Registration Dossier

Administrative data

Endpoint:
respiratory sensitisation
Data waiving:
other justification
Justification for data waiving:
other:
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Reason / purpose:
data waiving: supporting information
Reference
Endpoint:
appearance / physical state / colour
Type of information:
experimental study
Adequacy of study:
key study
Study period:
From November 21, 2006 to February 19, 2007
Reliability:
1 (reliable without restriction)
Rationale for reliability incl. deficiencies:
guideline study
Qualifier:
according to
Guideline:
EPA OPPTS 830.6303 (Physical State)
Deviations:
no
Qualifier:
according to
Guideline:
EPA OPPTS 830.6302 (Color)
Deviations:
no
Qualifier:
according to
Guideline:
EPA OPPTS 830.6304 (Odor)
Deviations:
no
GLP compliance:
yes (incl. certificate)
Specific details on test material used for the study:
- Purity 94.4% (LC-MS/MS)
Physical state at 20°C and 1013 hPa:
solid
Key result
Form:
solid: crystalline
Remarks:
tenacious and sticky
Colour:
white
Odour:
other: faint, marzipan-like odour
Substance type:
organic

The test substance is hygroscopic

Conclusions:
Under the study conditions, the substance was a crystalline, hygroscopic, sticky white solid with a faint marzipan-like odour at 20ºC.
Executive summary:

A study was conducted to determine the appearance, physical state and colour of the test substance according to EPA OPPTS 830.6302, .6303 and .6304, in compliance with GLP. Under the study conditions, the substance was a crystalline, hygroscopic, sticky white solid with a faint marzipan-like odour at 20ºC (Schulze, 2007).

Reason / purpose:
data waiving: supporting information
Reference
Endpoint:
vapour pressure
Type of information:
experimental study
Adequacy of study:
key study
Study period:
From March 15, 2012 to March 19, 2012
Reliability:
1 (reliable without restriction)
Rationale for reliability incl. deficiencies:
guideline study
Qualifier:
according to
Guideline:
OECD Guideline 104 (Vapour Pressure Curve)
Deviations:
no
Qualifier:
according to
Guideline:
EU Method A.4 (Vapour Pressure)
Deviations:
no
Qualifier:
according to
Guideline:
EPA OPPTS 830.7950 (Vapor Pressure)
Deviations:
no
GLP compliance:
yes (incl. certificate)
Type of method:
effusion method: by loss of weight or by trapping vaporisate
Specific details on test material used for the study:
- Molecular formula: Cn+9 H2n+14 N Cl (n=12-16)
- Molecular weight: 352.5
- Substance type: Solid
- Physical state: White powder with lumps (determined at NOTOX)
- Analytical purity: 99.24 ± 0.676 % w/w
- Method used for analysis: LC-MS/MS and GC-MS (external standard)
- Composition of test material, percentage of components: Refer to the attached background materail for details
- Purity test date: 26 October, 2011
- Lot/batch No.: 667S0002
- Expiration date of the lot/batch: 30 April, 2012
- Stability under test conditions: Stable
- Storage condition of test material: At room temperature in the dark in desiccator
- Study specific test substance information: Freeze dried Arquad sample MCB-50 EP, stored in desiccator above P2O5 and substance was handeled in nitrogen environment in glovebox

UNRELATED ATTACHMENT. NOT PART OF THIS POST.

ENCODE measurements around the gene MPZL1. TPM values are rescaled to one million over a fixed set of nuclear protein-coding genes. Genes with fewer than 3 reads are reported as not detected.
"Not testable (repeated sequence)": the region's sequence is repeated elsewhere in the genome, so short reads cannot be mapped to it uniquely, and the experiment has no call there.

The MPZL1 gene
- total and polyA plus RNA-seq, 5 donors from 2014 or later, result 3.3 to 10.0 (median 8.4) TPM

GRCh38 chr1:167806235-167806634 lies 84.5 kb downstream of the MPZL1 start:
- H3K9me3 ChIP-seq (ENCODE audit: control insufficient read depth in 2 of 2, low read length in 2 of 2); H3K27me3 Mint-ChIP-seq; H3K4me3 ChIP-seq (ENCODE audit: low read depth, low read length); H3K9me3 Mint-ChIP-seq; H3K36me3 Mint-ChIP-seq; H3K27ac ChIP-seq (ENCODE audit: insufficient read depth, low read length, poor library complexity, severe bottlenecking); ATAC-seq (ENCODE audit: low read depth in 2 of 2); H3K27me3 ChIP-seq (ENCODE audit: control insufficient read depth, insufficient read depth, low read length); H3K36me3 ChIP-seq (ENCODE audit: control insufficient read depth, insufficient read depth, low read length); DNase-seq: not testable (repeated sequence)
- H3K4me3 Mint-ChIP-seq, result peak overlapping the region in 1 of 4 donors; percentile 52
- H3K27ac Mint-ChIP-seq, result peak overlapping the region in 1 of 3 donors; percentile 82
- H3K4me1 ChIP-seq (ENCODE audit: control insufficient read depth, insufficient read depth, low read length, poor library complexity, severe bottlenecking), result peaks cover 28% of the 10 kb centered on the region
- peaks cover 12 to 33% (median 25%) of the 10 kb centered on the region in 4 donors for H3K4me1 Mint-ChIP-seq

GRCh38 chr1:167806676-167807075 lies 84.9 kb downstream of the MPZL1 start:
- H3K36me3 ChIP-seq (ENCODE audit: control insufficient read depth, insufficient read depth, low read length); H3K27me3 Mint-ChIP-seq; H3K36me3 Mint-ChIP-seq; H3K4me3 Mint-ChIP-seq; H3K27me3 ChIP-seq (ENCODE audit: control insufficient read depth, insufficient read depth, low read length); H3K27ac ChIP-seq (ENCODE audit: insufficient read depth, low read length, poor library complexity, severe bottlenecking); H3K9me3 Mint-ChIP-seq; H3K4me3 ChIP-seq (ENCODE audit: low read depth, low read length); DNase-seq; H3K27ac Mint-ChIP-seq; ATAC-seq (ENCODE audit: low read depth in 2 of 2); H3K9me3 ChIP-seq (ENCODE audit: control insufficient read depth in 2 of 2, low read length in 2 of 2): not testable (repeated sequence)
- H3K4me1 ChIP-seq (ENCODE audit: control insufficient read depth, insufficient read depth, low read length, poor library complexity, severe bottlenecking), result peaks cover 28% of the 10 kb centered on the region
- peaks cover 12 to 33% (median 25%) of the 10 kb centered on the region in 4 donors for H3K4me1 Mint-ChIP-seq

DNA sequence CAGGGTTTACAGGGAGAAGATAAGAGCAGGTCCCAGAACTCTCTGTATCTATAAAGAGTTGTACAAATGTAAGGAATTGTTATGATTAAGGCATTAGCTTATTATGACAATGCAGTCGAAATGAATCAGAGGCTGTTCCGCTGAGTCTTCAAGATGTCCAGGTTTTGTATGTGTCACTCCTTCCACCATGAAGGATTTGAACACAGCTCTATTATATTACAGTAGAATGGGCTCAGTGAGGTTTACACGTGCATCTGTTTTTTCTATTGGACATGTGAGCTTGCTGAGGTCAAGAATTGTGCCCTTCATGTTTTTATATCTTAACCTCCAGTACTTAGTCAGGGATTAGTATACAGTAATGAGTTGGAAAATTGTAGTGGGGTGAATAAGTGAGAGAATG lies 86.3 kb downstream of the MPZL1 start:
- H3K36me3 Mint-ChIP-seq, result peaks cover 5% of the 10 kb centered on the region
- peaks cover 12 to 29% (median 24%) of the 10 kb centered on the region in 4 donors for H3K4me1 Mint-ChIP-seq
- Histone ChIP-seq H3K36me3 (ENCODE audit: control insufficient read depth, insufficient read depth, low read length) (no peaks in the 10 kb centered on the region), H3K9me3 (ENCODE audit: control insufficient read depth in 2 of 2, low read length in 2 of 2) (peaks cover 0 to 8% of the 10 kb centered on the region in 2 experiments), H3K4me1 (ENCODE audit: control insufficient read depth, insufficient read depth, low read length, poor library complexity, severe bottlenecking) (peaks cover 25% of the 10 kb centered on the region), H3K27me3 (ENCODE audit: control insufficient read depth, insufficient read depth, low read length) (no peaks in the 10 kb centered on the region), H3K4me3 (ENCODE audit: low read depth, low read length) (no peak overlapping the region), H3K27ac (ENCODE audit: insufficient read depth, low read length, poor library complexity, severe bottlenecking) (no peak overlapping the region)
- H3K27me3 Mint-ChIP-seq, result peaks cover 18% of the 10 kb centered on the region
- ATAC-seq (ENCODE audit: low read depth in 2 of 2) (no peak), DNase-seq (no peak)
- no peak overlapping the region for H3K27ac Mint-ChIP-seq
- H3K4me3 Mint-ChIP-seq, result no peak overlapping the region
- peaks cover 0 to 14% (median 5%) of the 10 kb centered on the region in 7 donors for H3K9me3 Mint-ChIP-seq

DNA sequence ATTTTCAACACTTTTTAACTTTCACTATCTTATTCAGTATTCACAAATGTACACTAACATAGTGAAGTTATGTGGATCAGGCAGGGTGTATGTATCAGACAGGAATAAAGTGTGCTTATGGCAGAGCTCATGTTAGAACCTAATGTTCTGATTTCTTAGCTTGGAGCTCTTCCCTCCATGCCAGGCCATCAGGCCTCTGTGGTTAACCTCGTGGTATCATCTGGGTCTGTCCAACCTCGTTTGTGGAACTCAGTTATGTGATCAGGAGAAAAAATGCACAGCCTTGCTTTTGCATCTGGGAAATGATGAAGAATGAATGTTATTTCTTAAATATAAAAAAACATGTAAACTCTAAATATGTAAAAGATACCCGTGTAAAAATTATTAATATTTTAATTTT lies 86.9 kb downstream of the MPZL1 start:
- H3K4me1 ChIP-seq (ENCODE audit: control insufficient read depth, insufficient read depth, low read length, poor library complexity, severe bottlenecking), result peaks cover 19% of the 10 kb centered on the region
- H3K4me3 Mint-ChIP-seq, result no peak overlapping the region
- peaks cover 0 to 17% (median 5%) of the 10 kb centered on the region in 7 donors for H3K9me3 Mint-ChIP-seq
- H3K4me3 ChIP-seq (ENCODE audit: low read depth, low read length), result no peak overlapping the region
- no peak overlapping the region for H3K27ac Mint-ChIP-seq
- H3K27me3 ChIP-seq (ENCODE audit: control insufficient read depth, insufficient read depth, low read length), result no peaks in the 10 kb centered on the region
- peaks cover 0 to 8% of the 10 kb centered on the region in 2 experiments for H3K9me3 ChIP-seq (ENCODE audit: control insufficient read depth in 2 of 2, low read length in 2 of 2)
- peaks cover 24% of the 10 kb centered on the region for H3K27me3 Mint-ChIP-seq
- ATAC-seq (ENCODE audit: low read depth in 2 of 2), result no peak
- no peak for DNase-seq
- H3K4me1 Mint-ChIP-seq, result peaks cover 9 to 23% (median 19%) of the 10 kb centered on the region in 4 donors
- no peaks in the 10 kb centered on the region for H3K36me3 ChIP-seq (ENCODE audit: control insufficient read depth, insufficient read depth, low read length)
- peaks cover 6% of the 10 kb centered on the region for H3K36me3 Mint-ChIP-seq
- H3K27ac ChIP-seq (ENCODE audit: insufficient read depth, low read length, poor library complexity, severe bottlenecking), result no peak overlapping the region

- Other:
- Chemical name: Benzyl(C12-C16-alkyl)dimethylazanium chloride
Key result
Temp.:
20 °C
Vapour pressure:
0.002 Pa
Remarks on result:
other: The value of vapour pressure is < 0.0015 Pa
Temp.:
20 °C
Vapour pressure:
0 mm Hg
Remarks on result:
other: The value of vapour pressure is < 0.000011 mm Hg
Key result
Temp.:
25 °C
Vapour pressure:
0.006 Pa
Remarks on result:
other: The value of vapour pressure is < 0.0058 Pa
Temp.:
25 °C
Vapour pressure:
0 mm Hg
Remarks on result:
other: The value of vapour pressure is < 0.000043 mm Hg

Formulas used:

Evaporation rate: (νT) =Dm/ F x t [g/cm /h]

where:

Dm = weight loss of the test substance [g]

F = surface of the sample plate [cm2]

t = elapsed time for the weight loss [h]

Vapour pressure equation log PT=c lognT+d

where:

c = constant specific for the experimental arrangement

d = constant specific for the experimental arrangement

Vapour pressure regression curve log PT=a 1/T+b

where:

T = temperature [K]

a = slope [K]

b = intercept

Results:

The isothermal TGA effusion method was applied for the determination of the vapour pressure of the test substance is:

The vapour pressure of the test substance at 20°C (293K) and 25°C (298K) was:

 

20°C

25°C

[Pa]

[mmHg]

[Pa]

[mmHg]

Test substance

< 1.5 x10-3

< 1.1 x10-5

< 5.8 x10-3

< 4.3 x10-5

Conclusions:
Under the study conditions, the vapour pressure of test substance was found to be <1.5E-03 Pa at 20°C and <5.8E-03 Pa at 25°C (isothermal thermo gravimetric effusion method).

Executive summary:

A study was conducted to determine the vapour pressure of the test substance according to OECD Guideline 104, EU Method A.4 and EPA OPPTS 830.7950 (isothermal thermo gravimetric effusion method), in compliance with GLP. Approximately 14.5 or 15.2 mg of the test substance was applied to the surface of a roughened glass plate as a homogeneous layer. The plates were dried at 30°C under nitrogen in the thermogravimetric analyzer (TGA). The weight loss of the test substance was measured continuously as a function of time. Benzo(ghi)perylene, chrysene, hexachlorobenzene, naphthalene and water were used as reference substances for validation. The log Vt, 20 value which was obtained by extrapolation of the evaporation rate curve, fitted in the vapour pressure regression curve. Under the study conditions, the vapour pressure of test substance was found to be <1.5E-03 Pa at 20°C and <5.8E-03 Pa at 25°C (Brekelmans, 2012).

Reason / purpose:
data waiving: supporting information
Reference

The test substance is not considered to be sensitising.

Endpoint conclusion:
no adverse effect observed (not sensitising)
Additional information: